Book review: Liberalism: The Life of an Idea

I can still remember Professor Hinchman calling me a “liberal” just to rattle me.  Great teacher.  There’s an interesting book review in today’s WSJ.  Excerpt:ED-AS463_bkrvLi_DV_20140723195119

Liberalism’s motivating force, he suggests, was the need to find a sturdy, if flexible, status quo after a succession of 18th-century upheavals—not least the French Revolution and the wars it ignited—had turned society and politics upside down.

With settled arrangements fractured, the liberal project aimed at a kind of restoration, Mr. Fawcett implies, but it did so in a new way. It sought to secure ethical order without an appeal to custom or divine authority; economic order without state interference or monopoly; international order without force as its linchpin; and political order without absolute rule or undivided powers. Mr. Fawcett describes the liberal project as, essentially, an effort to channel conflict into peaceful cooperation. It is “a fluid and capacious story,” he notes. At its core lay a distrust of power and a faith in progress….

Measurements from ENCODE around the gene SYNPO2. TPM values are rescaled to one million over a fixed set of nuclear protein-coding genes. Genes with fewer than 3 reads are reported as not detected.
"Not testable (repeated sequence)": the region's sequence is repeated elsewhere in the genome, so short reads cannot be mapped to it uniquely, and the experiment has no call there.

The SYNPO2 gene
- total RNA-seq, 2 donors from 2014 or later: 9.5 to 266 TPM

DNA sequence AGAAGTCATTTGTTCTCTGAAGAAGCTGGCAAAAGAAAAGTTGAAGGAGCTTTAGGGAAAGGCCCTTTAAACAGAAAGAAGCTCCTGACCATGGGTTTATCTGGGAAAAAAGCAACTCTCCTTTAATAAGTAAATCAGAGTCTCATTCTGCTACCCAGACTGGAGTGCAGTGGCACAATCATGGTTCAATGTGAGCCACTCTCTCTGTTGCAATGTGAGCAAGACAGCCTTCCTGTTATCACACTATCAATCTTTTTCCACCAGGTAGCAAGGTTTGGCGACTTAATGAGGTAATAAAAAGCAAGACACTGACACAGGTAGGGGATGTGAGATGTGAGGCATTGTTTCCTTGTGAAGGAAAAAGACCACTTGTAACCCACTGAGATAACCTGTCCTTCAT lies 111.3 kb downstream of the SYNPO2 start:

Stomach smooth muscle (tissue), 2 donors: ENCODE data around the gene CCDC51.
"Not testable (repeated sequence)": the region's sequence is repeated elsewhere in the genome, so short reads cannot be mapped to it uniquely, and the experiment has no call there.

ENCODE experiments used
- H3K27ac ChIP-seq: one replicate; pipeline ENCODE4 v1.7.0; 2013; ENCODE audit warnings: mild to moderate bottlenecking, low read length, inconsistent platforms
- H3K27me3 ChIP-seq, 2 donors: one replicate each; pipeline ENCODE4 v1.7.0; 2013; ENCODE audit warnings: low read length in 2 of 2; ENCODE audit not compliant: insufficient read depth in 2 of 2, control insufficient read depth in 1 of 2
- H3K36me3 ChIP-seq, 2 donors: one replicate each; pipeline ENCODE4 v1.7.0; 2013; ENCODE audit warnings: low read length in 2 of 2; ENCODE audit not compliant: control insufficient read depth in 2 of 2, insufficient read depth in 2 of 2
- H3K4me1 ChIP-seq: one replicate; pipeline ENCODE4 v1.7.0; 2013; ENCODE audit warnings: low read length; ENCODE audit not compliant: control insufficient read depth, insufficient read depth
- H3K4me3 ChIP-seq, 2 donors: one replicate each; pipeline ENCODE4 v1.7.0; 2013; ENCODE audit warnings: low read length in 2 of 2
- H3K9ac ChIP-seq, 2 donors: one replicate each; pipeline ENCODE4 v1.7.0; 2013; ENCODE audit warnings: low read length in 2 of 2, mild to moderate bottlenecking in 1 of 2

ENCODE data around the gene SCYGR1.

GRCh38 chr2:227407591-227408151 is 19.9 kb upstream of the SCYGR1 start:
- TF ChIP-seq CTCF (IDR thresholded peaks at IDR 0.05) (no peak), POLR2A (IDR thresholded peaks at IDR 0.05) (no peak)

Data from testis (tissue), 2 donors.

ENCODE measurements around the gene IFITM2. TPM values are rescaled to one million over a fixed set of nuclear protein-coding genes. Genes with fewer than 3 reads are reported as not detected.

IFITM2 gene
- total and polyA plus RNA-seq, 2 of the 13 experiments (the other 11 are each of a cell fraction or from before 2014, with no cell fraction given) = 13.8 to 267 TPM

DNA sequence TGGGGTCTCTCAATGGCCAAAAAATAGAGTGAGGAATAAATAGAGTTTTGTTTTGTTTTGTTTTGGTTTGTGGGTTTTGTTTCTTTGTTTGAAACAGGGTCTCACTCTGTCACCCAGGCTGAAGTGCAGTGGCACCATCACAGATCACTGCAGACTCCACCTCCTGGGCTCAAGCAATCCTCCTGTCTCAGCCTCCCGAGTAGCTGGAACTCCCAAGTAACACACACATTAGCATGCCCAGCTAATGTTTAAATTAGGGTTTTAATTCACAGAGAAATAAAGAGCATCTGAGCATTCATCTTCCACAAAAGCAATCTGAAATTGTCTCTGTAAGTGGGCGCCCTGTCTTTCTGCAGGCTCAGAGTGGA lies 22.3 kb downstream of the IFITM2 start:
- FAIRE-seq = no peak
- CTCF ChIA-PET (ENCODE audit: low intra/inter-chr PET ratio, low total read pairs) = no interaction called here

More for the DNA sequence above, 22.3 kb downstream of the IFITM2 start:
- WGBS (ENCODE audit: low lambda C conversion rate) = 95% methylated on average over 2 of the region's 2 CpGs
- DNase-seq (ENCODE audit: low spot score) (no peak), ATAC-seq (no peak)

Fascism and communism presented the greatest challenges. But after the catastrophe of the two world wars, liberal ideas revived—in part, Mr. Fawcett suggests, by re-asserting the importance of constitutional government and putting in place an inclusive welfare state. The decision to adopt liberal democracy became the price of entry to the Western political sphere, first for authoritarian countries like Greece and Portugal, then for ex-communist ones.

If all this has a triumphalist ring to it—”the end of history”—it shouldn’t. Late 20th-century liberalism took an authoritarian turn. As Mr. Fawcett notes, group rights, aimed at promoting what he calls “civic respect,” began to intrude on the private sphere. Enforcing civic respect meant compelling individuals and businesses to endorse behavior or opinion at odds with their own principles. Tolerance alone—an aspect of the liberal temperament—was deemed insufficient.

In the 19th century, liberal attacks on authority dismayed the traditionalist members of society. Little could they imagine what was to come—not only, in the modern era, a celebration of radical individual autonomy but a new sort of orthodoxy enforced with Jacobin severity.

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One Response to Book review: Liberalism: The Life of an Idea

  1. Paul Marks says:

    In the end the size of government that the Welfare State leads to (it always starts out small – but it grows and grows and grows….) is not compatible with Constitutional Government.

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